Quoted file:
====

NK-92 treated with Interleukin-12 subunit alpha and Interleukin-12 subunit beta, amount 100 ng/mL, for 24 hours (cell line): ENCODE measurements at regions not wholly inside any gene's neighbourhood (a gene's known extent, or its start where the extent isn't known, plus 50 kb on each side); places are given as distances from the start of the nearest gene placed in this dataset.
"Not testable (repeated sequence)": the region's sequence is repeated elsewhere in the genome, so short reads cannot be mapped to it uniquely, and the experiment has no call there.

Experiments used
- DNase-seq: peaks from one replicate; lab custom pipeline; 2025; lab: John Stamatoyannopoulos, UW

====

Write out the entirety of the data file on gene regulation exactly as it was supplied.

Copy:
NK-92 treated with Interleukin-12 subunit alpha and Interleukin-12 subunit beta, amount 100 ng/mL, for 24 hours (cell line): ENCODE measurements at regions not wholly inside any gene's neighbourhood (a gene's known extent, or its start where the extent isn't known, plus 50 kb on each side); places are given as distances from the start of the nearest gene placed in this dataset.
"Not testable (repeated sequence)": the region's sequence is repeated elsewhere in the genome, so short reads cannot be mapped to it uniquely, and the experiment has no call there.

Experiments used
- DNase-seq: peaks from one replicate; lab custom pipeline; 2025; lab: John Stamatoyannopoulos, UW